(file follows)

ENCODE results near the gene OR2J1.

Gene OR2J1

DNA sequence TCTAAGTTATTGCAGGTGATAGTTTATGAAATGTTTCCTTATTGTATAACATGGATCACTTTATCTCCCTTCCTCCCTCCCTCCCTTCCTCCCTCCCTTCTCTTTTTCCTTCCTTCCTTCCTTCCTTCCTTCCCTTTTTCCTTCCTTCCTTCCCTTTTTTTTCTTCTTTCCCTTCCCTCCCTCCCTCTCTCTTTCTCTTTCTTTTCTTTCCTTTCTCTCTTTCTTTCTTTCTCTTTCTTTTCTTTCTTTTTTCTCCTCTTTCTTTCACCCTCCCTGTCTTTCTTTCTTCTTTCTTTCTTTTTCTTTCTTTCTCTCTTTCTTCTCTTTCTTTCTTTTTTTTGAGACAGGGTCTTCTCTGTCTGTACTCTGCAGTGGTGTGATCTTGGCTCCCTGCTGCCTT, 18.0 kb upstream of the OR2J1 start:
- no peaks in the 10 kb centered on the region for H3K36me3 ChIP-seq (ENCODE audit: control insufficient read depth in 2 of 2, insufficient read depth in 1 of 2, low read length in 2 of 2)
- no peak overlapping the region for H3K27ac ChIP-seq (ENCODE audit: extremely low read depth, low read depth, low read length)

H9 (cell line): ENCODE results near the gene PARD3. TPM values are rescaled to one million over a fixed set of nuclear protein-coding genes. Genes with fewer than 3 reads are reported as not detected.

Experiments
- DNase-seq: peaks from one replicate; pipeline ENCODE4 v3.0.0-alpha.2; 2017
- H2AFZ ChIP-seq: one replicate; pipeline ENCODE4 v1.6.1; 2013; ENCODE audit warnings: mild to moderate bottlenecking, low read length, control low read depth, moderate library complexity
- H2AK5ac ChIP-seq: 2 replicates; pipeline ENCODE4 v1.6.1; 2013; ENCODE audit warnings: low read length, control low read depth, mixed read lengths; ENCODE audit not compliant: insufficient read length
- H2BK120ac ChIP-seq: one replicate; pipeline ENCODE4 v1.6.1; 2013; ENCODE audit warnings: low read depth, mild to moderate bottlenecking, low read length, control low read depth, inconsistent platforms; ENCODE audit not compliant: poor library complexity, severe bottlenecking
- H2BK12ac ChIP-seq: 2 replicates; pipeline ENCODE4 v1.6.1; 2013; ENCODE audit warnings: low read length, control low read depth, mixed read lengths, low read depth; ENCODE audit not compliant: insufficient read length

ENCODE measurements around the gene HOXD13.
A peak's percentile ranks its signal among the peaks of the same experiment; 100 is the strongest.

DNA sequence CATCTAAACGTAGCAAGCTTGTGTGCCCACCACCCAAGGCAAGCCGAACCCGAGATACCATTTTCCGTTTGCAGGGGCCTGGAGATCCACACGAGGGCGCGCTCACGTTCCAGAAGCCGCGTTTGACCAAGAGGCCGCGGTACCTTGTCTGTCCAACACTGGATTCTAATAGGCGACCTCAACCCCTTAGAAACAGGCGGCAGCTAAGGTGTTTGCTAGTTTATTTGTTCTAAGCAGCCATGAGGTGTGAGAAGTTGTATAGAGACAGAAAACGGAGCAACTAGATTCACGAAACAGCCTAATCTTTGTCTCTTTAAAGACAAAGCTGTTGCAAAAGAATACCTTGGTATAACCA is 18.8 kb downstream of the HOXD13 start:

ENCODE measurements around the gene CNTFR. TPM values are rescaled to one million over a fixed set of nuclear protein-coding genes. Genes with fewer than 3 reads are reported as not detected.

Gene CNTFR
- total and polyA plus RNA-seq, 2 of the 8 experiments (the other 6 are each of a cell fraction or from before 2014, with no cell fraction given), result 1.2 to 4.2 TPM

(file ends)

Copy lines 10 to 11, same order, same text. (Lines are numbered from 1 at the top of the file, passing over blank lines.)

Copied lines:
- H2AK5ac ChIP-seq: 2 replicates; pipeline ENCODE4 v1.6.1; 2013; ENCODE audit warnings: low read length, control low read depth, mixed read lengths; ENCODE audit not compliant: insufficient read length
- H2BK120ac ChIP-seq: one replicate; pipeline ENCODE4 v1.6.1; 2013; ENCODE audit warnings: low read depth, mild to moderate bottlenecking, low read length, control low read depth, inconsistent platforms; ENCODE audit not compliant: poor library complexity, severe bottlenecking